An imperfect analogy: suppose the U.S. Armed forces have maximum feasible controls to prevent soldiers from killing people when it does not result in military benefit (and they may). Currently in the news is the charging of five American soldiers with murder by the Army. Now, consider the odds of something like this happening in an extended war: I think we can uncontroversially acknowledge it is fairly high. After all, thousands of young men are being put into stressful situations in which they fight an enemy that they often can't find and know is being given aid and comfort by some local civilians, etc.

Take all people who supported the war (even though this may not include the men charged, or they may have been too young to count; the analogy is not perfect). Are they to blame if they (supported the war and) never included this consideration in their cost/benefit calculus, even though it was a probable event (and had this been included, they would instead on balance have opposed the war [parentheses take care of factors some might consider morally relevant])?

If the answer is yes, as I think it is (although I am undecided as to whether the conditions I put in parentheses are crucial, those are tangential issues), there is a valid role for the type of generalization I think you reflexively decry.

Theists often object to atheism by claiming that it frequently leads to immorality. You seem to think this needn't be contested on the merits so long as many atheists are ethical in every test of atheism. I disagree. If ethical atheists are the equivalent of Russian roulette survivors, we can still criticize someone for playing (or having played) a dangerous and pointless game.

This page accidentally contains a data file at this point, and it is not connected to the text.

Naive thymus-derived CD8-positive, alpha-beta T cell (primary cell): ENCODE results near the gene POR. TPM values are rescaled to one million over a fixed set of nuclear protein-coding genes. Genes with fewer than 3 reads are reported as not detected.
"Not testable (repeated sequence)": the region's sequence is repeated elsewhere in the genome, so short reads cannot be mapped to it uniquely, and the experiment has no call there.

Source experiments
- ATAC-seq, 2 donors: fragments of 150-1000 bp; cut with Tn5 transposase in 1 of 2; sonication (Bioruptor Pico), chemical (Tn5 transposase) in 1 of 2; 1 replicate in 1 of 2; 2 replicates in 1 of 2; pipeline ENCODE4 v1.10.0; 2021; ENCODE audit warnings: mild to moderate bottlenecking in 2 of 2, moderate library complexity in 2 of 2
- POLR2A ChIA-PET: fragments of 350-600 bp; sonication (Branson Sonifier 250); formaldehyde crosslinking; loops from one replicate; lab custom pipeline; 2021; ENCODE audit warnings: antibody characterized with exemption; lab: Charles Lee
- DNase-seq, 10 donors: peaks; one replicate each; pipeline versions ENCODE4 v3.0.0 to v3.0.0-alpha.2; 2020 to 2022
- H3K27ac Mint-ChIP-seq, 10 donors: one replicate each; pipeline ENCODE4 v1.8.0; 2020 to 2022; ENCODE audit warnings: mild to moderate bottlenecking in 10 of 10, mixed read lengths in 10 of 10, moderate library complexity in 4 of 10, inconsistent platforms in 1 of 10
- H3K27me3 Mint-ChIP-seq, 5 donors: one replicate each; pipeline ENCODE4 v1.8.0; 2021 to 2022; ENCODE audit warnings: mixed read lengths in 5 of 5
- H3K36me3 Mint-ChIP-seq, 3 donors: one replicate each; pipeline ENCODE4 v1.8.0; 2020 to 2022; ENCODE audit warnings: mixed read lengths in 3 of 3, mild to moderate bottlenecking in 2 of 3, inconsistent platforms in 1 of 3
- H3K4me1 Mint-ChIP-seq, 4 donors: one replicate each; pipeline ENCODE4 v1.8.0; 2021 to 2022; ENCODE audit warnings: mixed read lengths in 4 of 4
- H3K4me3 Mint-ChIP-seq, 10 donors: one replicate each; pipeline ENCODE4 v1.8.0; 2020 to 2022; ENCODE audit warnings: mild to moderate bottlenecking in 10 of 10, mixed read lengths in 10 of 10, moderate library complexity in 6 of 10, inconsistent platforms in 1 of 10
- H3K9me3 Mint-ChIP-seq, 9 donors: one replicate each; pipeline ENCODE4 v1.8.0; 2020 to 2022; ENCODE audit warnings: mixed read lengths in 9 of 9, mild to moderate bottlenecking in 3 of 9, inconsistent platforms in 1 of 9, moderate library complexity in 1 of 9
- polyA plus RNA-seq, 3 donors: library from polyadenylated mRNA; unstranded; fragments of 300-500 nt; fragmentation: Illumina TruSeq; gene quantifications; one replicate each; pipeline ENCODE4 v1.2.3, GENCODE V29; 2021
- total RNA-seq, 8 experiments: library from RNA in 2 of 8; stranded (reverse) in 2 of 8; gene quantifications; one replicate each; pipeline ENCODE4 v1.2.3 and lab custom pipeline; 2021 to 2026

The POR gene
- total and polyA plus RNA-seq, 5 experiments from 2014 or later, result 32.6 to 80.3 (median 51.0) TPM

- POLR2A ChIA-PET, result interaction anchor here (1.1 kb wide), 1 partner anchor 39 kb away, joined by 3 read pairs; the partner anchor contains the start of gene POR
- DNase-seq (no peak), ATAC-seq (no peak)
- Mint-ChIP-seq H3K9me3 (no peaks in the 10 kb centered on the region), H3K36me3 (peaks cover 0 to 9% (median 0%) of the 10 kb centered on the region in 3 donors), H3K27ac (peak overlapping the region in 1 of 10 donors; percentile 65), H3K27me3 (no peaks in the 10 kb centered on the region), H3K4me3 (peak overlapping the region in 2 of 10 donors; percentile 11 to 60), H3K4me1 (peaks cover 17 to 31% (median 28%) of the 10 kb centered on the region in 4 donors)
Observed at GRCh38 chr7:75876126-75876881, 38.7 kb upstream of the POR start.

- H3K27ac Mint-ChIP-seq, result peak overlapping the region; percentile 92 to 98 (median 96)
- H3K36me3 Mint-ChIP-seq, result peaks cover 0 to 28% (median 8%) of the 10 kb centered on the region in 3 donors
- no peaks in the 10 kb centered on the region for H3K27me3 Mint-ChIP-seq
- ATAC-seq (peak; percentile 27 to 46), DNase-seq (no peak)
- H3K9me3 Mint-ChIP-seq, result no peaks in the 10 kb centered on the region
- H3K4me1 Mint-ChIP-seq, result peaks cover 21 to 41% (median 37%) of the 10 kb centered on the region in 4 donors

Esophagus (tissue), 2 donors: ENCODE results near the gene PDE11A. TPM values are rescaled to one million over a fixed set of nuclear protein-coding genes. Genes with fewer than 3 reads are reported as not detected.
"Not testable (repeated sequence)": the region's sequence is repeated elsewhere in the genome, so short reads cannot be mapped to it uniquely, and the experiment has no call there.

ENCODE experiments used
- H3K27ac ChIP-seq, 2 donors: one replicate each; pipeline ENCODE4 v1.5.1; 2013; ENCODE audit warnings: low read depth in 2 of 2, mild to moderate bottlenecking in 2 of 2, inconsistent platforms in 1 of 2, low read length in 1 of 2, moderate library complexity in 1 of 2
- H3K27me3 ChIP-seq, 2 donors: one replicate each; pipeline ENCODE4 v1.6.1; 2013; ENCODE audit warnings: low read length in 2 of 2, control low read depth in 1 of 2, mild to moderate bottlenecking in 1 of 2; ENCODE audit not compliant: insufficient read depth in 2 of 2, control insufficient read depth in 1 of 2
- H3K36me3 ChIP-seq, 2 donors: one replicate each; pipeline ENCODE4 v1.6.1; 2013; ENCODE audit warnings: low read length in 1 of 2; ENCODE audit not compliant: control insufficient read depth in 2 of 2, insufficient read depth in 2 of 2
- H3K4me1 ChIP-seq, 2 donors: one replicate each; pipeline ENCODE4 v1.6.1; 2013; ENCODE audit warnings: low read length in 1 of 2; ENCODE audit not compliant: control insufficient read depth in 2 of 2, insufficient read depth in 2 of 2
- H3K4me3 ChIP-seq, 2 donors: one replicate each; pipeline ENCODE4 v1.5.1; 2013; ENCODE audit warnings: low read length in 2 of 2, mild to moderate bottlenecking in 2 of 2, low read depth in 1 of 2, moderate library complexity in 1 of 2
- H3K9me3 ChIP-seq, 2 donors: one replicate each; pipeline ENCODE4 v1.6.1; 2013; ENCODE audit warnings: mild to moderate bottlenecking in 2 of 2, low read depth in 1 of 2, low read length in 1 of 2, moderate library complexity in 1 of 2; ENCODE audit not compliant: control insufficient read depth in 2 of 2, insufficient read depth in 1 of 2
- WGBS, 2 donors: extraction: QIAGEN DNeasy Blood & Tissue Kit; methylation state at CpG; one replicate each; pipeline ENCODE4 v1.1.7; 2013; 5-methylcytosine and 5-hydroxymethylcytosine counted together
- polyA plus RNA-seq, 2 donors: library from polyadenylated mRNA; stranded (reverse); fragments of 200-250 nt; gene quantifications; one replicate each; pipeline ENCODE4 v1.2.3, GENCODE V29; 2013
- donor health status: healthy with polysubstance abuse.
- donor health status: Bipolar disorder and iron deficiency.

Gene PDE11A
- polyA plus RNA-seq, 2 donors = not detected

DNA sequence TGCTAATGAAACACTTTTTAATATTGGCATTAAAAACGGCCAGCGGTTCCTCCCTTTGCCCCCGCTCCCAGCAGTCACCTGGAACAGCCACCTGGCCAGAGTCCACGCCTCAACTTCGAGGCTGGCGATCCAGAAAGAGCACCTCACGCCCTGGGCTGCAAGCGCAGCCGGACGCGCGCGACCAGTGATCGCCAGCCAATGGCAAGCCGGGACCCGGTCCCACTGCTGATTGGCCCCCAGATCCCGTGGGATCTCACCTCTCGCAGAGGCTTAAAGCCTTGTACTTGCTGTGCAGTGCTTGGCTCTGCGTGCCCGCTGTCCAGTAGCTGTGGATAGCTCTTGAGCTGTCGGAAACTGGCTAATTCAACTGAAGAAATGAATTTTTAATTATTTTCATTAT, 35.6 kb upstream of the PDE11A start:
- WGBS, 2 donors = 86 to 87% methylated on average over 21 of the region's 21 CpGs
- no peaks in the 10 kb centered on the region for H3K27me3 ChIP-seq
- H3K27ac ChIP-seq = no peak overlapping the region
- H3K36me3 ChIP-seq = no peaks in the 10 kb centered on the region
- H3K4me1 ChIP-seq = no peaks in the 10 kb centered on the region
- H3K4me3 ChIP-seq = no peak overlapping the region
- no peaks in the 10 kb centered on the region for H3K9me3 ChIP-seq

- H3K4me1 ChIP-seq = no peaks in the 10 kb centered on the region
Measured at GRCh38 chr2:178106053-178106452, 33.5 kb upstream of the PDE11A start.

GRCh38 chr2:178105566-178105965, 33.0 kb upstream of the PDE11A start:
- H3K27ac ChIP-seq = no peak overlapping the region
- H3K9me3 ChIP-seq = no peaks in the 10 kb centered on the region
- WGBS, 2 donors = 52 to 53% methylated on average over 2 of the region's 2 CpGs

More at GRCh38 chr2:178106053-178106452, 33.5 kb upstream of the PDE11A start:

I think the objection must be met on other grounds, such as whether the claim is true. If it is (or arguendo), we would then have to address the significance of a belief system improving morality more than its absence. Such objections would generally show such facts are not relevant to truth claims and that false beliefs cause more harm over time than true ones both as they warp decision making and themselves unravel over time.

I also think an atheist objection to theism is valid along much the same lines, mainly attacking belief without evidence and the opportunity cost of squandered resources.

The Universe is an Atheist said...

This post made me think, because I often do paint all theists as fools. But, this is not because they themselves practice the fouler forms of religion: I do this because in their silence and in their defense of religiosity, they are furthering the divide between 'good' religion and 'bad' religion. I think that it is justified to say that if you are not speaking out against foul religion, you are furthering the idea that it is okay to act and think like that.

I think atheists and theists of the 'good' religious convictions need to stop the evils of religion, together. A theist who says "oh, well, everyone isn't like that" is not raising consciousness that this is abhorrent and should be spoken out against. By defending it, they become a part of it, and are therefore susceptible to my derision.
This is not to say we pass laws that make religion illegal, or anything like that. It's just time to stand up and make it unacceptable in our culture.

great post!